What are you a student of?
We’re all students of something. Whether we know it or not, and whether we like it or not.
A student is someone who studies. “To study” means to observe, to pay attention, to remember, to refine one’s knowledge of a subject.
This description fits everyone. Everyone has their areas of particular interest that they pay attention to, that they refine their knowledge of, that they become experts in.
Many people become students of specific subjects on purpose— they pursue a subject matter in an organized way. They register for classes. They pursue academic degrees.
But even more people become students by accident, or by default. The don’t intentionally choose what they study— they just allow their old patterns, their old beliefs, their old programming decide what they pay attention to, what they refine their knowledge of, what they become experts in.
The subjects in which these unintentional students tend to major run the gamut— but often, “unchosen” courses of study have a way of not serving such students well.
Sometimes people become students of their own limitations. They pay all kinds of attention to what they can’t do; to what hasn’t worked out for them; to what they want and have been denied. They focus, every single day, on the subject of what’s not working in their lives…and sure enough, they become experts in this subject area.
Other times, people become students of the awful state of the world. They focus intensely on the words and actions of politicians and leaders with whom they disagree; on the massive disparities of wealth and resources that exist in parts of the world; on the ways in which the world is unsatisfactory, screwed up, unfair, unkind.
Sometimes people become students of the many ways other people disappoint and infuriate them. They selectively focus on their negative interactions with others; their unsuccessful relationships; the occasions on which they’ve been cheated on, lied to, and hurt.
Understand: I am not suggesting that “life is what you make it with your focus.” That is a worldview frequency advanced by those who harbor the fantasy that we can completely create our world by virtue of what we choose to focus on. While I believe we do exercise an awful lot of control over the experience we create with our focus, far more than we usually appreciate, I also think it’s hopelessly naive to suggest we can create our world from the ground up with our thoughts.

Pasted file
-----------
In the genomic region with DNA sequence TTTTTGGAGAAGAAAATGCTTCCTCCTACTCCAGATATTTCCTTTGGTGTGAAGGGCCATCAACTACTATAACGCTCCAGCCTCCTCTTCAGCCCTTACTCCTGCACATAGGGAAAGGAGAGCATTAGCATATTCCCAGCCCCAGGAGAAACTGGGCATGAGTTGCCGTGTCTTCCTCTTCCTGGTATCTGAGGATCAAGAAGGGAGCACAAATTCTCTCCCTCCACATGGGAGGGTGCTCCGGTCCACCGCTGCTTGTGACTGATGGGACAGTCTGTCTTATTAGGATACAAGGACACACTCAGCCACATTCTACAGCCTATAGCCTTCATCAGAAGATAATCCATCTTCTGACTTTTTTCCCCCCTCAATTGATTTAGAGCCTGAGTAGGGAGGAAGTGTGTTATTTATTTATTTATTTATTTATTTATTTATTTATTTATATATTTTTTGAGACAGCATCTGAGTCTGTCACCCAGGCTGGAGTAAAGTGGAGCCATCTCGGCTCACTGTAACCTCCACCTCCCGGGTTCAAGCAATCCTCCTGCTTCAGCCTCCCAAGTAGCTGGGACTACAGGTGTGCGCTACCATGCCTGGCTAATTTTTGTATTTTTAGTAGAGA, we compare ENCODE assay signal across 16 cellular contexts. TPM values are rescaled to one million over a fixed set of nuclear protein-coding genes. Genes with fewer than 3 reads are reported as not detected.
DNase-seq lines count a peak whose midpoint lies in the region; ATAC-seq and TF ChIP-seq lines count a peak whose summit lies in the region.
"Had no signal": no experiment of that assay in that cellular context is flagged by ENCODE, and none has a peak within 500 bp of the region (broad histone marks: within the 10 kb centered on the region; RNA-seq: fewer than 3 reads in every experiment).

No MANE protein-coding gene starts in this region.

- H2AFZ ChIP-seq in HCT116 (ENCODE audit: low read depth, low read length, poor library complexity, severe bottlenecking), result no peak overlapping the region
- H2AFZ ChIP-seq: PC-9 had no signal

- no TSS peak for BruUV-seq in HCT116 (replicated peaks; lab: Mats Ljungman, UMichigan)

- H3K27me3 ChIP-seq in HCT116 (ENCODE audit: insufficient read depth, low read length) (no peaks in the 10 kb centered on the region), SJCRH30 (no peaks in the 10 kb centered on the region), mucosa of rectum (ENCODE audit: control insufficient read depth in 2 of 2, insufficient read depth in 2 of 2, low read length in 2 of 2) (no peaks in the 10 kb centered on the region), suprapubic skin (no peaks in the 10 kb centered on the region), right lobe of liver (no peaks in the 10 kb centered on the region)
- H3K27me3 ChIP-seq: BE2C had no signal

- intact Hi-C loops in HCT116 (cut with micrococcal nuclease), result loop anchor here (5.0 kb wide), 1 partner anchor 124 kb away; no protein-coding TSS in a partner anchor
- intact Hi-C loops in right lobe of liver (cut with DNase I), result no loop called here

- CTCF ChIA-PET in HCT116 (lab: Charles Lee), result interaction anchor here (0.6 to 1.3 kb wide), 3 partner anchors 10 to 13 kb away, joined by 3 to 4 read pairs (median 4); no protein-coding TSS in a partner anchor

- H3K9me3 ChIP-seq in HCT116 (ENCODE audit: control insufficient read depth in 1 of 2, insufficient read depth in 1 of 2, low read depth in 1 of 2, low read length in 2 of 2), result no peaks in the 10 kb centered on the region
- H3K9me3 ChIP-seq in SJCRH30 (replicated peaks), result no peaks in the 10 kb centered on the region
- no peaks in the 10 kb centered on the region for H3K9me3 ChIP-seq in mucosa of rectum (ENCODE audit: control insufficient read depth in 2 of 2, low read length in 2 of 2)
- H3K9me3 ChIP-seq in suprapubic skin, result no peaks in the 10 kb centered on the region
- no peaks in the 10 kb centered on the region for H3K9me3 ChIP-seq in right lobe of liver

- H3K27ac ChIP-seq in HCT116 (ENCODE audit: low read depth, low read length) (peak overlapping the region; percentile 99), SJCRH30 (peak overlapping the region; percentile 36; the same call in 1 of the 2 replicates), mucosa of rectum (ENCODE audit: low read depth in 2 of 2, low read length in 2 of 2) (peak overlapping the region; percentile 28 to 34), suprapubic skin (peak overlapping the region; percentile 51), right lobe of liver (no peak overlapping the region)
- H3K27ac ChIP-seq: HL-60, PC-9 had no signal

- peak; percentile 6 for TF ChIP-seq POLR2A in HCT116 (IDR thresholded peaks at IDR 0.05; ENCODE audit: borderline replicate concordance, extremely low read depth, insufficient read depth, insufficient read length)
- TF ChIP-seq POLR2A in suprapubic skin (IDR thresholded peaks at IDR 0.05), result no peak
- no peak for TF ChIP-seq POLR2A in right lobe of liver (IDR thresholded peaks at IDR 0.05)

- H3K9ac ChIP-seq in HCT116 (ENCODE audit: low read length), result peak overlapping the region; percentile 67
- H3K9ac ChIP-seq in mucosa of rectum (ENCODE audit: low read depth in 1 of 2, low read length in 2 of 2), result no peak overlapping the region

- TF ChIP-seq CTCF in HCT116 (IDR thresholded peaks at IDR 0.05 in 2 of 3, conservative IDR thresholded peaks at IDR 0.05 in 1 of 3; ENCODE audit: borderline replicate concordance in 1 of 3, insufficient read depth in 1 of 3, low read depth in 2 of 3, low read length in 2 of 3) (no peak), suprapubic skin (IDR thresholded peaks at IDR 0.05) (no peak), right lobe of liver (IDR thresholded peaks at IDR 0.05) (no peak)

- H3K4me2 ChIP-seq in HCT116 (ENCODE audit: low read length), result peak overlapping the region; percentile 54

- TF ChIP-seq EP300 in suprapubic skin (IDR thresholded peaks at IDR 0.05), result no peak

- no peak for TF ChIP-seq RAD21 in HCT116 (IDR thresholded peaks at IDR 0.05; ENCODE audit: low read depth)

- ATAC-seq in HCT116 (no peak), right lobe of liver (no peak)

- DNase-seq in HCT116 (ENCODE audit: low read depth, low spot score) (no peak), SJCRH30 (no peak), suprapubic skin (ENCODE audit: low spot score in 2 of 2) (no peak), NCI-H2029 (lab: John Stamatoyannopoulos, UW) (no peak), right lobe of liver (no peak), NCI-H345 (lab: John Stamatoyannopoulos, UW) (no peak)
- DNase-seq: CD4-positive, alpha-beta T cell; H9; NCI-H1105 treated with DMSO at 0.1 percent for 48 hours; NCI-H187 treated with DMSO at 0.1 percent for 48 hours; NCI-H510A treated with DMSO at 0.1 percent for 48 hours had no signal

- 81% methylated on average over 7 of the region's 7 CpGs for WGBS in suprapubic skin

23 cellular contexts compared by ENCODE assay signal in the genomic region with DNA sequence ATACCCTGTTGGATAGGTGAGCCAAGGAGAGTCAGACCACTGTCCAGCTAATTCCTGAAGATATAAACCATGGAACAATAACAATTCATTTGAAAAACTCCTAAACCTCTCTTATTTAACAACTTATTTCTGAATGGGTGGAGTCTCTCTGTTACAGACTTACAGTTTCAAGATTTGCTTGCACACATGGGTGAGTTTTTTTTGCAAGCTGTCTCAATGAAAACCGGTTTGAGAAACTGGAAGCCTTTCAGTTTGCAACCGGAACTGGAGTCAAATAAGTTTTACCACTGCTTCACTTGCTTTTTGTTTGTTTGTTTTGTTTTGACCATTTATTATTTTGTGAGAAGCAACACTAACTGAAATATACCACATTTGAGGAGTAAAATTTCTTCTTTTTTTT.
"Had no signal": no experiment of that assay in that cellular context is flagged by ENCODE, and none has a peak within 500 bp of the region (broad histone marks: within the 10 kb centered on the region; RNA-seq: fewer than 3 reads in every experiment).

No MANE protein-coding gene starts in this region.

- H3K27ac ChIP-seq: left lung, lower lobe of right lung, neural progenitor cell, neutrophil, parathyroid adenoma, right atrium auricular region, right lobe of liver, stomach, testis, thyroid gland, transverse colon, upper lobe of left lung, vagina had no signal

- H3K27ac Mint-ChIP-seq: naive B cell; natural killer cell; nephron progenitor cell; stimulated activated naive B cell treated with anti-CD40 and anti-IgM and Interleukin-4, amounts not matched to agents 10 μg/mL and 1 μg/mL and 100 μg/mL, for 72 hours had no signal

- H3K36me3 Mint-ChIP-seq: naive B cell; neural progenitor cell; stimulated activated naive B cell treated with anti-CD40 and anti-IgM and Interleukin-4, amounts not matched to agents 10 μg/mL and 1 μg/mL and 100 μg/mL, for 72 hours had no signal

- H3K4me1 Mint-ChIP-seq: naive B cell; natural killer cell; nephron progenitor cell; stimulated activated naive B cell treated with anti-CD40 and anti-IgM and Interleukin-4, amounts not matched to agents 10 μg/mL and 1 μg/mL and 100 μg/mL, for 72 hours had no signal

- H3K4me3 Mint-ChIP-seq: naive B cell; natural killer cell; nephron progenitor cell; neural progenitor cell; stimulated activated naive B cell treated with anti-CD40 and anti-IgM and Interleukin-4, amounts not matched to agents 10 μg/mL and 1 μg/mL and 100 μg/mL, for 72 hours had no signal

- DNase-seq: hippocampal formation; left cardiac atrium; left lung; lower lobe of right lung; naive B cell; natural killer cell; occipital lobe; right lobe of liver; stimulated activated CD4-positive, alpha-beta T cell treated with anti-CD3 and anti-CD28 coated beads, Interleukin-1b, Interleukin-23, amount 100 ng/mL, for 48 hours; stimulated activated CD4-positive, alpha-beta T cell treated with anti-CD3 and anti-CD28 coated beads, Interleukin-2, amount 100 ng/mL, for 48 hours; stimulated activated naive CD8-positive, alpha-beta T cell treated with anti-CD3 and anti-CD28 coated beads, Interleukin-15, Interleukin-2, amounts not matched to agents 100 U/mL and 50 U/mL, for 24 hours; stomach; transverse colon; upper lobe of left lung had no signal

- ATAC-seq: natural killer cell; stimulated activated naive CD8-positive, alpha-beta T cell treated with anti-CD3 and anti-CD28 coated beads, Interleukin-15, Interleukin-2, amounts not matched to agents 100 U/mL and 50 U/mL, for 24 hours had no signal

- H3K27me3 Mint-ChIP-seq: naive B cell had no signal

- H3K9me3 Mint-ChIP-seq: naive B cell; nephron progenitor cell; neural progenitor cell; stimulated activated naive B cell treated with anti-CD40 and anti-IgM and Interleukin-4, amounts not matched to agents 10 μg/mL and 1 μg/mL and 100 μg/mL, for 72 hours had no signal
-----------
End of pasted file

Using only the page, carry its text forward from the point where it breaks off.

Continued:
(I also believe this worldview to be flawed in that it encourages people to slip into states of denial in their eagerness to avoid “negative” thoughts that might pollute the world they’re trying to create.)
That said: when we become dedicated students, intentionally or not, we learn our subject areas well.
And when we learn our subject areas well, our pool of knowledge tends to inform our worldview— our attitudes, our beliefs, our behaviors, our level of motivation, our habits.
Do you want your worldview informed by a rigorous course of study in your own limitations; or the awful state the world; or the terribleness of other people?
Think about the shackles that puts on you, as a person.
Think about every time you try to change a habit, to end an unproductive pattern of behavior or begin a healthier pattern— to have, in the back of your mind, a well-studied syllabus of your own limitations. How motivated will you be to change?
Think about every time you consider making a difference in the world, speak out, get involved, positively impact other people— to have, in the back of your mind, a well-learned body of knowledge about how awful the world is. How motivated will you be to try to make a difference?
Think about every time you try to improve your relationships, to reach out, to become more connected to other people— to have, in the back of your mind, a well-worn catalogue of how awful and petty other people are? How motivated will you be to deepen and enrich your ties with other people?
Our studies shape who are are, what we believe is possible, what we can and will do, what we can’t and won’t do.
Ask yourself: what do I study, every day, day in and day out?
What knowledge do I look for? What knowledge do I refine?
What do I know a lot about, because I pay a lot of attention to it?
Are my “studies” serving me? Do my studies nudge me closer to my goals— or throw up obstacles to my goals?
There are some ways we can’t, and don’t, create the world in which we live.
But we can choose what we study.
And we can choose to switch “majors” if we need to.
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